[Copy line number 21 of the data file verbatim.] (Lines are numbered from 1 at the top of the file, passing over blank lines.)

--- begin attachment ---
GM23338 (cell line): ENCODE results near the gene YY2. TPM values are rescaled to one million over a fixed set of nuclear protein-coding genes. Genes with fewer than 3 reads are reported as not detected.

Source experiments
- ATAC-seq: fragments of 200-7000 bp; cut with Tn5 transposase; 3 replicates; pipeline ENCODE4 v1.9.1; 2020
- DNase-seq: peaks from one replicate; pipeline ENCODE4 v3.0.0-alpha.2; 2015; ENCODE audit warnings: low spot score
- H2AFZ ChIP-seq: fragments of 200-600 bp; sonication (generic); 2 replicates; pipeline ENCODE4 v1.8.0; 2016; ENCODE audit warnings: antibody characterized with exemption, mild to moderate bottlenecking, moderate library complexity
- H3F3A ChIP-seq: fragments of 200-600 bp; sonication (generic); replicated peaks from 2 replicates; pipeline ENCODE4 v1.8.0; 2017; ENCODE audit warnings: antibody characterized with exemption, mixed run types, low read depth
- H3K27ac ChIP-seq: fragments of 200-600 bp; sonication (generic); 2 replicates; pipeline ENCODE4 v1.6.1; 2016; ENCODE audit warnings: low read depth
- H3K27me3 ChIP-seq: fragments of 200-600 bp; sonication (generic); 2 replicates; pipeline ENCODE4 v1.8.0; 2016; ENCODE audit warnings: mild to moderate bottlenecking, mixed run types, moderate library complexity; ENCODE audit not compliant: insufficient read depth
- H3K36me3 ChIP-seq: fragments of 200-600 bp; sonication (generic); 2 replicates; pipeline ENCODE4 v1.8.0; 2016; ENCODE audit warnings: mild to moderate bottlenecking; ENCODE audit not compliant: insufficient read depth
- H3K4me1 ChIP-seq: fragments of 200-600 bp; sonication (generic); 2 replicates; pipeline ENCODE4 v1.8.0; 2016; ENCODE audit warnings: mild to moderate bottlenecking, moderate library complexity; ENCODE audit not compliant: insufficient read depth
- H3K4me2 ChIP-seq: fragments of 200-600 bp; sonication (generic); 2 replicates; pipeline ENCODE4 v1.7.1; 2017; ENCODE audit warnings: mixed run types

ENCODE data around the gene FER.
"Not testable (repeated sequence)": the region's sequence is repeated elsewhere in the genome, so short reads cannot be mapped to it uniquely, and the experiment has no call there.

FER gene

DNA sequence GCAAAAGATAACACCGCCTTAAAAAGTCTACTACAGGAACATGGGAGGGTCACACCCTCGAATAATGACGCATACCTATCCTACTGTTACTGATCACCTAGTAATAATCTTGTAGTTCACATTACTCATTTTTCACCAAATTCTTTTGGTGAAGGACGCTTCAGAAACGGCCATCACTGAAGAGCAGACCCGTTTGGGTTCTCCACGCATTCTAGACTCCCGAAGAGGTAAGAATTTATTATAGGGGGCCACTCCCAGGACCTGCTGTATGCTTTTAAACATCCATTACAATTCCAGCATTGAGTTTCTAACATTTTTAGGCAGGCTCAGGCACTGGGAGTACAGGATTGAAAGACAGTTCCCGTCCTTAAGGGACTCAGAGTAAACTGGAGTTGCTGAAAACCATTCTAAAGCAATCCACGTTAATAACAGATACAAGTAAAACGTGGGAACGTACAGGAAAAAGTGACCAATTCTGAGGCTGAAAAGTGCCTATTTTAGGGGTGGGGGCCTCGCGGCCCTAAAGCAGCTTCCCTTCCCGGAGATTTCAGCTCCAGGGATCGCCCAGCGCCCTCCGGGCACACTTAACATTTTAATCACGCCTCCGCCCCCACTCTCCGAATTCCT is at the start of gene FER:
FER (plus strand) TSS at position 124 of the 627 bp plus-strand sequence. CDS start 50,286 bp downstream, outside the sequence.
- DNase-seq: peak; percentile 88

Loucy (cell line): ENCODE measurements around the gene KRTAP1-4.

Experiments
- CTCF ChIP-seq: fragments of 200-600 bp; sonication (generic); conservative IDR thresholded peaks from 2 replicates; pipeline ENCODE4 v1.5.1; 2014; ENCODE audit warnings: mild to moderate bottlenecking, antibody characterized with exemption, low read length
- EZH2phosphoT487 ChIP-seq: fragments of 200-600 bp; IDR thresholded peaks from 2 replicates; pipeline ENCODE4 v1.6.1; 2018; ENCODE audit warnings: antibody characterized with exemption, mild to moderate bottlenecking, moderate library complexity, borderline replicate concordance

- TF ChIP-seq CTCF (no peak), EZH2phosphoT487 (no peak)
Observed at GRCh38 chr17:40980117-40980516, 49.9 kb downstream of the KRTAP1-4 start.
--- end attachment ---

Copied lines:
- EZH2phosphoT487 ChIP-seq: fragments of 200-600 bp; IDR thresholded peaks from 2 replicates; pipeline ENCODE4 v1.6.1; 2018; ENCODE audit warnings: antibody characterized with exemption, mild to moderate bottlenecking, moderate library complexity, borderline replicate concordance